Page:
and intensive program. 



Ralph S. Shay: Assistant Professor of History 
Alice iVI. Brumbaugh: Assistant Professor of Sociology 





Business and Economics 



The Business Department, which prepares 
students for the very broad field of economics, 
has shown considerable growth and improve- 
ment during the past few years. 

Aided by seminars of successful economists 
which are held on campus at. the invitation of 
the department, our business curriculum has 
achieved a high standing among economics insti- 
tutions in the United States. 



C. F. Joseph Tom: Assistant Professor of Eco- 
nomics and Business Administration 



Robert C. Riley: Associate Professor of Eco- 
nomics and Business Administration 



Psychology 



Due to the endeavors of the Psychology De- 
partment, every graduate of Lebanon Valley is 
fully informed about the basic principles of this 
comparatively new field. Majors are further 
trained in methods of testing besides the par- 
ticulars of psychology. 




Dr. Jean O. Love: Assistant Professor of Psy- 
cfiology 



Elizabeth! D. Taylor: Assistant Professor of 
Psychology 





Dr. Carl V. Ehrhart; Professor of Philosophy 

Dr. G. A. Richie: Professor of Religion and 
New Testament Greek 



Languages 



Pre -Theology 

The purpose of the Religion and Philosophy 
Departments is to provide general knowledge 
and promote understanding of the theories be- 
hind these subjects. 

Courses in religion and philosophy are sup- 
plemented by studies in many other departments 
for those in preparation for church vocations, 
while for all stuclents there is provided a broad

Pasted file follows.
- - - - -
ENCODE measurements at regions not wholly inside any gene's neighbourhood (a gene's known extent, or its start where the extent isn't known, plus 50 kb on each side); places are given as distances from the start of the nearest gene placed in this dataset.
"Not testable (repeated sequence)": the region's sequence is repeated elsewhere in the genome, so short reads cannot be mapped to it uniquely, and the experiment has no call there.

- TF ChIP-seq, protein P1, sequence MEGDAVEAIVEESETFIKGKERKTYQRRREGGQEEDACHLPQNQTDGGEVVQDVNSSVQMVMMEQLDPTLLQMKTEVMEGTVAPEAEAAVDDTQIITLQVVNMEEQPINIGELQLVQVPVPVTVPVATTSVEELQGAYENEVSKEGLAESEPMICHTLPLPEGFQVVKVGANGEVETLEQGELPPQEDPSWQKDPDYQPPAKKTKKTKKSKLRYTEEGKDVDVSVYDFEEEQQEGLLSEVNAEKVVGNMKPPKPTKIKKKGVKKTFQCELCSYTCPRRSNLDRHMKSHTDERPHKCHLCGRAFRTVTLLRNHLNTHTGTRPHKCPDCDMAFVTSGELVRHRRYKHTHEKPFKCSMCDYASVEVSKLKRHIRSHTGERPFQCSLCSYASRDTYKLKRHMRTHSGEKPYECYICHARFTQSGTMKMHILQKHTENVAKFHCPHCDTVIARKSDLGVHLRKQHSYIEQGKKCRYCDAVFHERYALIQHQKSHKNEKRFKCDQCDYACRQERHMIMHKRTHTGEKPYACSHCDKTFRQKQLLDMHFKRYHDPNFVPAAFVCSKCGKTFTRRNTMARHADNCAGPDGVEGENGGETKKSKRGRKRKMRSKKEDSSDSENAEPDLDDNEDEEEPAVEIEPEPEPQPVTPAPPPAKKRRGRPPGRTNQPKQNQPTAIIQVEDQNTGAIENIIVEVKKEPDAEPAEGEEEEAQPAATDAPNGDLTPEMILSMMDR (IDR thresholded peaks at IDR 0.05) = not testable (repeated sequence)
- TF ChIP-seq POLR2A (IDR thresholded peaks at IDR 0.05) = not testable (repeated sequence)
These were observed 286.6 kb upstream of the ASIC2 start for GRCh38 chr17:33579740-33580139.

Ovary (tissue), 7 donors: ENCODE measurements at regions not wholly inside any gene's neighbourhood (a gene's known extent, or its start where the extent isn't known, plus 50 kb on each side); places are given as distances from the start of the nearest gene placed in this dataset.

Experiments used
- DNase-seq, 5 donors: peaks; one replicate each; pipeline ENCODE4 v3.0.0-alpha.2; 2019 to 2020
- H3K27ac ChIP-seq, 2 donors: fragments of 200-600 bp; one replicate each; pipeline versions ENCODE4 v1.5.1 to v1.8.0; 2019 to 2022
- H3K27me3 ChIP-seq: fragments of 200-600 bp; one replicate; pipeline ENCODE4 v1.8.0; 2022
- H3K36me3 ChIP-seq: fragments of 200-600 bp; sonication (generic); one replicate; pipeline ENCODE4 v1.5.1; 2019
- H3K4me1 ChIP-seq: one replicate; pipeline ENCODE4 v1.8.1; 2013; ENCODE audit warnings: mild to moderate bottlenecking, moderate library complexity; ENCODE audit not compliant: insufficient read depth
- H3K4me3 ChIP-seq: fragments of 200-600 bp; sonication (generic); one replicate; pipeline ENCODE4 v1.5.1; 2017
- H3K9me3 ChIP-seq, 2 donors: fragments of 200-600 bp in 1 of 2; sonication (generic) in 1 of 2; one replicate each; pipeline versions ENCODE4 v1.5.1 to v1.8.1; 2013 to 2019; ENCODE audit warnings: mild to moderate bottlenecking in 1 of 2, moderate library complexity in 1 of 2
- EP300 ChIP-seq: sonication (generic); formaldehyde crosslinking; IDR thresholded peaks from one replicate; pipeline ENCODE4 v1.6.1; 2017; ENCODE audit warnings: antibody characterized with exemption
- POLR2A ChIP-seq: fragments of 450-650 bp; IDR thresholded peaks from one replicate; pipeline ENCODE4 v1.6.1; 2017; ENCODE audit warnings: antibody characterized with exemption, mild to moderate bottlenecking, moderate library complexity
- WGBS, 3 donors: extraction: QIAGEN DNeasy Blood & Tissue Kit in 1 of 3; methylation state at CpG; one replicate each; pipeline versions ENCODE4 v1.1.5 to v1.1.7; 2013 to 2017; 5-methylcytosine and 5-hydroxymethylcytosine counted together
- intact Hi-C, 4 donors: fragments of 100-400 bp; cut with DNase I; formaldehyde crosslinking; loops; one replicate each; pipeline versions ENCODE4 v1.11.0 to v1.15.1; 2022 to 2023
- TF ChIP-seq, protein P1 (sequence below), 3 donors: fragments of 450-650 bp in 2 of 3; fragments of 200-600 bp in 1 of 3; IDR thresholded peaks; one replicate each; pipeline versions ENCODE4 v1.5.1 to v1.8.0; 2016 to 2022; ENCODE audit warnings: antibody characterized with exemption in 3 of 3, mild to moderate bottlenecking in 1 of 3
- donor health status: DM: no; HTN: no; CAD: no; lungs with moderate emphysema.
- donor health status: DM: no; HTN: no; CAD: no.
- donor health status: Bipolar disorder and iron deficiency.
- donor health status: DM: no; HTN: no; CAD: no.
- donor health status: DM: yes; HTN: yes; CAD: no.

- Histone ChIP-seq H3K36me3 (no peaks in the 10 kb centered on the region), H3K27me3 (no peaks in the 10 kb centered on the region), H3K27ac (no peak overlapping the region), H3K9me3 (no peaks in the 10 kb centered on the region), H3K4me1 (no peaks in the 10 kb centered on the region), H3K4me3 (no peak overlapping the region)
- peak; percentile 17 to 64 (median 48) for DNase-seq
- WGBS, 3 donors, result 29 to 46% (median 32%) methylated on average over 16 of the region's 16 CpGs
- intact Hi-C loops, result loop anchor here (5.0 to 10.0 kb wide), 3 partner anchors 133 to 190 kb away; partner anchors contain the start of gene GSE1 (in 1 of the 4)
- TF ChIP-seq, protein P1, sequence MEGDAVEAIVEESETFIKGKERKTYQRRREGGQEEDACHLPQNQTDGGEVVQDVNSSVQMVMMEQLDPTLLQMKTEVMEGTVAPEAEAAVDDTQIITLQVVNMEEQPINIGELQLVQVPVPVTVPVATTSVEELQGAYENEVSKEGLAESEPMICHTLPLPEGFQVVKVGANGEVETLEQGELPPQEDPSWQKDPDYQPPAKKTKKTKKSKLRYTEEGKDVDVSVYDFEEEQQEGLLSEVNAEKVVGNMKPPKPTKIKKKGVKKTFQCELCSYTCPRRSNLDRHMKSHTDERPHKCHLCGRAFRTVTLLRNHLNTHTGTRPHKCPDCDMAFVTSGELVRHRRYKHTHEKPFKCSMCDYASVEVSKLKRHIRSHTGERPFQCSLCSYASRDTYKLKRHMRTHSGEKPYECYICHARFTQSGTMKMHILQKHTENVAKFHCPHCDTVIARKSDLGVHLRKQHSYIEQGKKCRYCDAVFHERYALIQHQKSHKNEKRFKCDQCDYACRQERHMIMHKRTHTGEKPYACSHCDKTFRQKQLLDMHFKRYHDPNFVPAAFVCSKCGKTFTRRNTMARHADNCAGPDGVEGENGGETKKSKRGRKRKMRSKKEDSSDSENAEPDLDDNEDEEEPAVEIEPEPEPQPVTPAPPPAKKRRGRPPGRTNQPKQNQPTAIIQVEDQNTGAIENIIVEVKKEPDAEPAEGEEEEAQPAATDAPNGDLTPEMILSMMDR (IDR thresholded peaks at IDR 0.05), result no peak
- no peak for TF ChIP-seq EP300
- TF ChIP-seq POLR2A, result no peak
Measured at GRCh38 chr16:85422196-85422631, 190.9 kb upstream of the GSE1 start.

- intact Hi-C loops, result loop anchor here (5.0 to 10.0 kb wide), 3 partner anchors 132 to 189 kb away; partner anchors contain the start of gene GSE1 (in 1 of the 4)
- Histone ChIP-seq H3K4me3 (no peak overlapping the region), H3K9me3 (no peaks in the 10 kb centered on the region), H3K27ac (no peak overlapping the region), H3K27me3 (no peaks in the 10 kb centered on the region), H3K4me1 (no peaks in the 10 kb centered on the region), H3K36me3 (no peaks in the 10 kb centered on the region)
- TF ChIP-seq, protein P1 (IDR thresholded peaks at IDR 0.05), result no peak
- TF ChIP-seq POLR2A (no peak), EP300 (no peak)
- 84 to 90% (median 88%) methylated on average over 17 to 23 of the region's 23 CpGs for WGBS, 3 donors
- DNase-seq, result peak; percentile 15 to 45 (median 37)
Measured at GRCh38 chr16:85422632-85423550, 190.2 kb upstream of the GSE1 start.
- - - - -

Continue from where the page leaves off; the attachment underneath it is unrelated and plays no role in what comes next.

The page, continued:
field of inquiry in certain required courses con- 
cerned with religious and philosophical knowl- 
edge. 

Graduates from these departments are at work 
in the mission fields, both at home and abroad, 
and in the ministry. 

Dr. W. Maynard Sparks: Assistant Professor of 
Religion 





l-rances T. Fields: Instructor in Spanish 

Luella Umberger Frank: Assistant Professor of 
French and Spanish 



The Department of Languages plays an im- 
portant part in the making of the Lebanon Val- 
ley graduate. For the student who wishes to 
specialize, there is a variety of courses— including 
great literature. In addition, this department 
trains those seeking a degree in the college. 



Dr. Alvin H. M. Stonecipher: Professor of Ger- 
man 




English 



The English Department is one part of the 
Humanities Division. The present trend at 
Lebanon Valley College is away from compart- 
mentalizing knowledge and breaking down 
knowledge into little separate vegetable gardens. 
The department is trying to see the whole field 
of knowledge as a single unit. Working toward 
that aim, they are stressing not so much depart- 
ment organization as divisional organization. As 
the English faculty sees it, the old-fashioned 
English teacher, who was a specialist in the field 
of English literature alone, is giving way to a 
new concept of a man who has a broad, human-